A pictoral representation of UIAA-105 and EN-12277 standards for harnesses.
Exceptional freedom of movement and maximum comfort – the feedback from Mammut climbing aces Jakob Schubert and Sean McColl on the Realization Pants Men was full of superlatives. When climbing, wearing the first pants with a fully integrated climbing harness, it feels as if you are not wearing a harness at all – you thus appear to fly effortlessly past obstacles on your climbing project.
Meets the climbing harness standard EN 12277.
Innovative Split Webbing technology.
Robust and abrasion-resistant outer material.
Elastic insert for maximum freedom of movement.
2 front trouser pockets.
2 seat pockets with hook and loop fastener.
Slide-in pocket for a brush on the right leg.
Washable up to 40 °C.
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In grams, the weight, as stated by the manufacturer/brand.
If there are differences in weight (due to multiple sizes or optional accessories) we'll list them here.
The default weight is the middle-most size, often this is size M.
| 640 g|
At this time Mammut only gives out the weight for Size M.
|Sizes||S, M, L|
Number of Gear Loops
Gear loops are used to hold gear (quickdraws, cams, etc) onto your harness. 4 gear loops is most common.
0 - 1 Gear Loops
Most often on full body harnesses or guide/gym style harnesses.
2-3 Gear Loops
Mostly found on lighter harnesses made for [ski] mountaineering or high-end sport climbing where weight is a high priority.
4 - 5 Gear Loops
The standard/most common number for climbing harnesses. Perfect for sport and trad.
More Than 6 Gear Loops
Designed for long multi-pitch and big wall climbing, found on harnesses made to hold the maximum amount of gear.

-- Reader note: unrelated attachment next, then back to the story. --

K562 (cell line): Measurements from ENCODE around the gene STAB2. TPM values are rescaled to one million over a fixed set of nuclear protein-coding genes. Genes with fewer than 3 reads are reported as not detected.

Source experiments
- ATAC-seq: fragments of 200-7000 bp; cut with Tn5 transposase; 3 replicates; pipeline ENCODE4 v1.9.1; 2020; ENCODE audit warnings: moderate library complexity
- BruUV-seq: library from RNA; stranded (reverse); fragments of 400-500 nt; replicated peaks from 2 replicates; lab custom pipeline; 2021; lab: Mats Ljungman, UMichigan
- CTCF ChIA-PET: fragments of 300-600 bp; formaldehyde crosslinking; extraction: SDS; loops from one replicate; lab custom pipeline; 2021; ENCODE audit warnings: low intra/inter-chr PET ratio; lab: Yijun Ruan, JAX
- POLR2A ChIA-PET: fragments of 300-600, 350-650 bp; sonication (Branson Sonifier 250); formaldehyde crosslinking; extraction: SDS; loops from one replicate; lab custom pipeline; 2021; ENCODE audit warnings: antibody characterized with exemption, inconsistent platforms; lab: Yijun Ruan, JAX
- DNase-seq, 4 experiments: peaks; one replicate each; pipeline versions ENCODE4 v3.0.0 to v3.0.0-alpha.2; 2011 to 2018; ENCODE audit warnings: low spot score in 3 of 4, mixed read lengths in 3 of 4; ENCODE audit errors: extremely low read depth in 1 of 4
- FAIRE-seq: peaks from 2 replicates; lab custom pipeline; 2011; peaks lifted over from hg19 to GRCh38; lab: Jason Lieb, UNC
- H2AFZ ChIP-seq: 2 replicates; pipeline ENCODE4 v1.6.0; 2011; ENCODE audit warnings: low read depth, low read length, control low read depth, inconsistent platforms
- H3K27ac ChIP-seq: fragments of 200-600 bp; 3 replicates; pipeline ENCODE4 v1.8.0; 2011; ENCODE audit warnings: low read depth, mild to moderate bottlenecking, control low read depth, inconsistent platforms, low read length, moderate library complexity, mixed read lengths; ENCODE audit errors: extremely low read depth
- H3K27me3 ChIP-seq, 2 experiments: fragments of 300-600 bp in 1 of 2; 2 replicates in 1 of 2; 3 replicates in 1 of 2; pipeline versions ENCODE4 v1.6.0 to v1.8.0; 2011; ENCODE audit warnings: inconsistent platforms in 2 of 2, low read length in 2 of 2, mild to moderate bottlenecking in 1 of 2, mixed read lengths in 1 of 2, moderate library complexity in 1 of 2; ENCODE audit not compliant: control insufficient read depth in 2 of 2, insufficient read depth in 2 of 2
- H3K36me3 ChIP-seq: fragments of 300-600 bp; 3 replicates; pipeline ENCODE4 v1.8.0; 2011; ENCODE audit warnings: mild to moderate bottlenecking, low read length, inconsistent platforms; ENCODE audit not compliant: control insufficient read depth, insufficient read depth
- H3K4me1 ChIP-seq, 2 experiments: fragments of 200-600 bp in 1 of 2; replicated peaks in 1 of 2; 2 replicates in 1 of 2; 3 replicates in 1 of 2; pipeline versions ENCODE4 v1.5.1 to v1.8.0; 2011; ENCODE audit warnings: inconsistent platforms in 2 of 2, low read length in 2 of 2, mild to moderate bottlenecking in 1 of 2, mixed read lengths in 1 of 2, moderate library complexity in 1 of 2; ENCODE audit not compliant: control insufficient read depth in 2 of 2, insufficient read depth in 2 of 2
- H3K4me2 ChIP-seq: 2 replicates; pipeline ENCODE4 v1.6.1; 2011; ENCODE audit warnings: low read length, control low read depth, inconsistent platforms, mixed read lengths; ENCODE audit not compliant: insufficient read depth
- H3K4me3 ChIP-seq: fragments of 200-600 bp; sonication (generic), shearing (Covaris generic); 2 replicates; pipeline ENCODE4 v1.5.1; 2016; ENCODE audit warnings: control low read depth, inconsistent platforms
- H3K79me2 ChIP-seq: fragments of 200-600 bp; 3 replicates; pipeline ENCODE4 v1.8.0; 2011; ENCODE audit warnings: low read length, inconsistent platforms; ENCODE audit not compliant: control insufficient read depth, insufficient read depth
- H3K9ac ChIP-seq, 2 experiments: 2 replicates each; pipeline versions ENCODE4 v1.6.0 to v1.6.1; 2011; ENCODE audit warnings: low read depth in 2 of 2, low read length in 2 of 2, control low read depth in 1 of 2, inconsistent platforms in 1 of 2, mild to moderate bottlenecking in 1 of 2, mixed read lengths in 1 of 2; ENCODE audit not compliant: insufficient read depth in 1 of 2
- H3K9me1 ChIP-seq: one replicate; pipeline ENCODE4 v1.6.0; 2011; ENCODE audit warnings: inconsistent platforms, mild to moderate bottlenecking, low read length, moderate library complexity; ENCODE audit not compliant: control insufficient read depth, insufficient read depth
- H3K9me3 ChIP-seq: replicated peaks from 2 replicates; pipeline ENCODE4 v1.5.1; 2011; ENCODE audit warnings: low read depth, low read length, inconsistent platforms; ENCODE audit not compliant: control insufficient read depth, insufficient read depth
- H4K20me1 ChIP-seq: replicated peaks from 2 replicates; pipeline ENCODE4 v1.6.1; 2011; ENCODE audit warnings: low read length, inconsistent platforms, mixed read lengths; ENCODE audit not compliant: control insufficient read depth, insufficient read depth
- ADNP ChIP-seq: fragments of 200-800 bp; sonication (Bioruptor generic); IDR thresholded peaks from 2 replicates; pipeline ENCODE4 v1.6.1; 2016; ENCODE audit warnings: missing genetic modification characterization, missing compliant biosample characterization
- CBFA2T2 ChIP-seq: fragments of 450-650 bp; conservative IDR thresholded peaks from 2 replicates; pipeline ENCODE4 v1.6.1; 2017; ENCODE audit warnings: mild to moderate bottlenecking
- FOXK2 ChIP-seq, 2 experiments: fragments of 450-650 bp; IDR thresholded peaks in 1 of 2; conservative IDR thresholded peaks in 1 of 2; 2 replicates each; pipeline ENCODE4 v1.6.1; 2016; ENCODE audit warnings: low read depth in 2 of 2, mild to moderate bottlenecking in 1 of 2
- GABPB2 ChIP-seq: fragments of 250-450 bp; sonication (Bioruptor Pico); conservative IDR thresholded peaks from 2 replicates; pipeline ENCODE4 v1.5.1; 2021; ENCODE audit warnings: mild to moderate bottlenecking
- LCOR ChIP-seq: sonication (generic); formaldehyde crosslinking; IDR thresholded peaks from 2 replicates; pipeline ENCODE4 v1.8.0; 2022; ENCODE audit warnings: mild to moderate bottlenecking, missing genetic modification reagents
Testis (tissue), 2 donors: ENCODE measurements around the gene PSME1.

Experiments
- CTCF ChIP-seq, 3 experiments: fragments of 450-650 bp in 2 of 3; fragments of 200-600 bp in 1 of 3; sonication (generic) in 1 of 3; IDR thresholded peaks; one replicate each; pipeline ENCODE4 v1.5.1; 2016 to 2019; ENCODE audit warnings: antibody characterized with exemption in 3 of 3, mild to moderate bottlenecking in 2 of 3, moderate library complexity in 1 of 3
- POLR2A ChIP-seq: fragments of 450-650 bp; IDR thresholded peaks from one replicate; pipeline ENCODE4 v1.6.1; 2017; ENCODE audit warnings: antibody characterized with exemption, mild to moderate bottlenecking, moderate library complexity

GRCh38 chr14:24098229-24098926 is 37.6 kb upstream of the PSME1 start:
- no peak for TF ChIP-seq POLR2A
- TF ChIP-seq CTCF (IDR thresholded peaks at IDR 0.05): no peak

Occasionally, the number of gear loops will change on a harness model depending on the size. There could be 7 gear loops for the med/large but only 5 gear loops for the xsmall/small. In this case we list the highest number for the filters, and then write an explanation on the product page like, “Size S/XS can only fit 5 gear loops.”
|4 Gear loops|
|Ice Clip Slots|
Ice Clip Slot
Ice clipper slots are made to fit a carabiner that holds ice screws. These slots are generally only used by ice climbers but there is no disadvantage to having them on your harness.
Less than 40% of harnesses will have ice clipper slots. And those harnesses will usually have 2 or 4 slots, often located next to, or between, the gear loops.
|Belay / Tie-In||Tie-In|
|Waist Buckle Type||None|
|Leg Buckle Type||None (it stretches)|
Trad climbers often look for a haul loop as they're intended to haul a rope (second line) or pack (while you climb the chimney).
A haul loop can also hold shoes or other accessories. Although not the intended use, it is also commonly used to hold a chalk bag.
I found the Realization Pant to be a great concept with some good design features, and the individual components of the harness and trousers to be very high quality. For sport climbing and DWSing routes that you have to abseil into they are perfectly suited to that job, but for the British climber who wants to do a variety of activities they are less suitable for trad climbing as it is not possible to fit a large amount of equipment onto the two gear loops. They are also great to climb in due to the freedom of movement from the stretchy fabric of the trousers and a harness that fits well.
The UIAA equipment standard provides a baseline for equipment performance in a test lab under controlled conditions on new equipment. Although these test conditions are relevant to the conditions encountered climbing, conditions encountered at the crags and the condition of the equipment are equally important. This recommendation from the UIAA member federation The British Mountaineering Council (BMC) provides vital equipment information that is NOT explicitly addressed in the standard, particularly failure modes of the equipment and recommendations for the use, inspection, maintenance, and retirement of equipment.